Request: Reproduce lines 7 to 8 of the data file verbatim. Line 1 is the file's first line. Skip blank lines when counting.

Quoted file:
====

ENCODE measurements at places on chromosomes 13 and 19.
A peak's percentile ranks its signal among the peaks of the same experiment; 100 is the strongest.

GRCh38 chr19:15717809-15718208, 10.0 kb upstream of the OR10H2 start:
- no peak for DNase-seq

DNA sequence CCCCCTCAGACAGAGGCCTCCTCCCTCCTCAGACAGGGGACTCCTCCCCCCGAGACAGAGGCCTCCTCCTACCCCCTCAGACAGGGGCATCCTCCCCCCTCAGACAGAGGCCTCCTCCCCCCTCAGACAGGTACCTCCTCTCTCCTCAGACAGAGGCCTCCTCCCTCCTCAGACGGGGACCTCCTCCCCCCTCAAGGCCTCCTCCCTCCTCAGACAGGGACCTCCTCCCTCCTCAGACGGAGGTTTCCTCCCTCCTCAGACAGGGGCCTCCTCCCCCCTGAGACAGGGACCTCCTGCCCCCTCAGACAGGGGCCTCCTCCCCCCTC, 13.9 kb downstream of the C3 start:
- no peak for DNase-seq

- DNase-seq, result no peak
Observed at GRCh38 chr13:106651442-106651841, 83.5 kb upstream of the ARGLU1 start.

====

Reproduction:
- DNase-seq, result no peak
Observed at GRCh38 chr13:106651442-106651841, 83.5 kb upstream of the ARGLU1 start.